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  5. "きのうのゆうはんではお金をはらいませんでした。"


Translation:At the dinner yesterday, I did not pay.

September 1, 2017



"I did not pay the dinner yesterday." Is also wrong?, anyone can tell me why. Thank you


Well the meaning is basically the same, the answer is still wrong and here's why:

The first part of the sentence 昨日の夕飯 (Kinou no yūhan - Yesterday's dinner) で (de - At) は (wa - topic marker) clearly marks the topic which is "At the dinner yesterday". The second part お金を払いませんでした。(okane o haraimasendeshita.) means "I didn't pay".

I feel like 昨日は夕飯を払いませんでした (Kinou wa yūhan o haraimasendeshita) could be the Japanese version of your answer but it would be nice to have it confirmed with someone who speaks Japanese.


I put "I have not paid for dinner yesterday" and likewise counted wrong). I still don't see the difference in actual translation MEANING.


I'm not a native English speaker but using present perfect with "yesterday" doesn't seem right.


"I have not paid for dinner yesterday" could be "As of now, I have still not paid" or "I have not paid yet, but will in the future" etc. But the Japanese sentence has でした which should make it a past action "had".


What is confusing you is the particle で. Kinou no yuhan 'de' means "At yesterday's dinner. Its indicating a place(or situation), otherwise you would be correct.


"Yesterday at the dinner I did not pay." WRONG!


I did not pay (money) for yesterday's dinner. (Paid with a credit card?) I didn't pay for dinner yesterday.

Maybe these are more natural translations?


"I did not pay for yesterday's dinner." is accepted now.


昨日「きのう」の夕飯「ゆうはん」で、払「はら」わなかった。 //conversational form, used in day-to-day speech.


"I didn't pay for yesterday's dinner." is accepted and the best translation.


Got to save money for all that alcohol, huh?



The "夕" in "夕飯" looks virtually identical to the katakana "ta" (タ). Is it just from experience and context that you'd know that it means "evening" here?


Yes, the 夕 kanji means "evening" by itself, and it's also a part of other common evening-related words, like the "dinner" or "evening meal" (夕飯 - ゆうはん) in this sentence.

You can find more examples here: https://jisho.org/search/%E5%A4%95%20%E3%82%86%E3%81%86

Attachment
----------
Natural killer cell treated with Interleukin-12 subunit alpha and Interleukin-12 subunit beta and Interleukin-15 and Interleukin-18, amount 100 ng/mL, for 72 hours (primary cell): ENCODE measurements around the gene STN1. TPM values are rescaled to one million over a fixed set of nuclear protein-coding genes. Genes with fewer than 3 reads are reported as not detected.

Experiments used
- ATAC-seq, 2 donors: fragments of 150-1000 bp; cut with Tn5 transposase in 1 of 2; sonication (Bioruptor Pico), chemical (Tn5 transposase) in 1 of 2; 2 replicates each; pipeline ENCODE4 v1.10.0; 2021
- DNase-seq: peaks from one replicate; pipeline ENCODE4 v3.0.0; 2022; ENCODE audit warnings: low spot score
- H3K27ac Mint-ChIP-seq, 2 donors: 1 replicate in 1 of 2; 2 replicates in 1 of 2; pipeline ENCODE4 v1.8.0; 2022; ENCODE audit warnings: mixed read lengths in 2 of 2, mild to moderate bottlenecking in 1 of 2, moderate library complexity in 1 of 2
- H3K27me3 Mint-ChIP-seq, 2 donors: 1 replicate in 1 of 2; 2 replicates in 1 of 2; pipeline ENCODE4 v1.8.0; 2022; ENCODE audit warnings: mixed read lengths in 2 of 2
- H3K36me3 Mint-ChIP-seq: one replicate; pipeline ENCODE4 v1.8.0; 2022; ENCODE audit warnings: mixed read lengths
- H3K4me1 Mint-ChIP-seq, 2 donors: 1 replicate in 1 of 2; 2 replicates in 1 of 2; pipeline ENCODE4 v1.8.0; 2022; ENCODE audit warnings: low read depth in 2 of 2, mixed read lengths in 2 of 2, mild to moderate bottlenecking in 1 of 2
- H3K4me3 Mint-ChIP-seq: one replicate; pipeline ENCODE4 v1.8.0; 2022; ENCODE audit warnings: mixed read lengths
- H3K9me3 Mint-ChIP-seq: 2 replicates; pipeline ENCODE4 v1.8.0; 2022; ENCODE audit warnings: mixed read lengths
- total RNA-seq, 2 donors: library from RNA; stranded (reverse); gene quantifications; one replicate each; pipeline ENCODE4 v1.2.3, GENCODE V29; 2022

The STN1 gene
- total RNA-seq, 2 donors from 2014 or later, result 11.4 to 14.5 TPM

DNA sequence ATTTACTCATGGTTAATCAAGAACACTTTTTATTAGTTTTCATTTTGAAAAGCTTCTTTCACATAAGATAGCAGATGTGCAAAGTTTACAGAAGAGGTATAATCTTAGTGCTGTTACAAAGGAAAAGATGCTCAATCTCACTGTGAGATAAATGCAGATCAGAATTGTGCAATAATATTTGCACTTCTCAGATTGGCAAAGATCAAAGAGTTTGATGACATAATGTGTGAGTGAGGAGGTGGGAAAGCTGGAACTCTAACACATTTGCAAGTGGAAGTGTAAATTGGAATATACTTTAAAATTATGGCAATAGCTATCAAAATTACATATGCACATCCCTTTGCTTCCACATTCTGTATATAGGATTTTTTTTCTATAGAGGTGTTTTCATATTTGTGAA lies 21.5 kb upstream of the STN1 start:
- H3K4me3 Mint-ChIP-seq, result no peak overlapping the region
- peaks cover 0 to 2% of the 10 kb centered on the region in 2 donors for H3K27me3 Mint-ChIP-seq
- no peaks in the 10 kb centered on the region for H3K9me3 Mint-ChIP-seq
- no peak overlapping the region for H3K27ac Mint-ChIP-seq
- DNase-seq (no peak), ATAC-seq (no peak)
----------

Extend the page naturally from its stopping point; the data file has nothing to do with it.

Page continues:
Regarding the similarity, I think it's a good idea to keep in mind that katakana words generally have multiple characters, so if you see a single katakana-like character followed by hiragana or kanji, then it is probably a kanji.

There are other kanji-katakana lookalikes too. For example 工 (こう) means craft or construction and it looks like エ ("e"), 力 (ちから) means power or strength and it looks like カ ("ka"), and (possibly the most obvious) 二 (に) means two that looks like ニ ("ni").

If you're interested, you can find other similarities here: https://en.wiktionary.org/wiki/Appendix:Easily_confused_Japanese_kana#Kana_with_Kanji


Given that the last pair is pronounced the same way, I don't think it's a coincidence.


I'm not trying to nitpick here, but isn't "I didn't pay at yesterday's dinner" or at least "I didn't pay during yesterday's dinner" acceptable as well?

I get that this sentence probably refers to paying FOR the dinner and that sounds more natural, but without context, I think it's still quite ambiguous (especially to someone who's not a native English speaker as myself).

By the way, the two correct translations that I've come across for this sentence until now are: "I did not pay for yesterday's dinner" and "At the dinner yesterday, I did not pay". This also suggests to me, that my versions could be okay. Don't hesitate to correct me if I'm wrong though. Any input is appreciated. :)


I did not pay the dinner yesterday


To me this sounds like you're giving your payment to the dinner rather than paying for the dinner.


Why is "You didn't pay for yesterday's dinner" wrong? The subject isn't mentioned here, so it doesn't necessarily have to be I, right?


Is お金 always used with 払い or can it be used alone. In other words, would 昨日の夕飯では払いませんでした be right, and if it's not, could someone tell me why not?


I think it is possible. But if it is not, it would be some mysterious issues in Japanese.

[deactivated user]

    "i didn't pay at yesterday's dinner" ?


    Sounds like Yoda speaking XD

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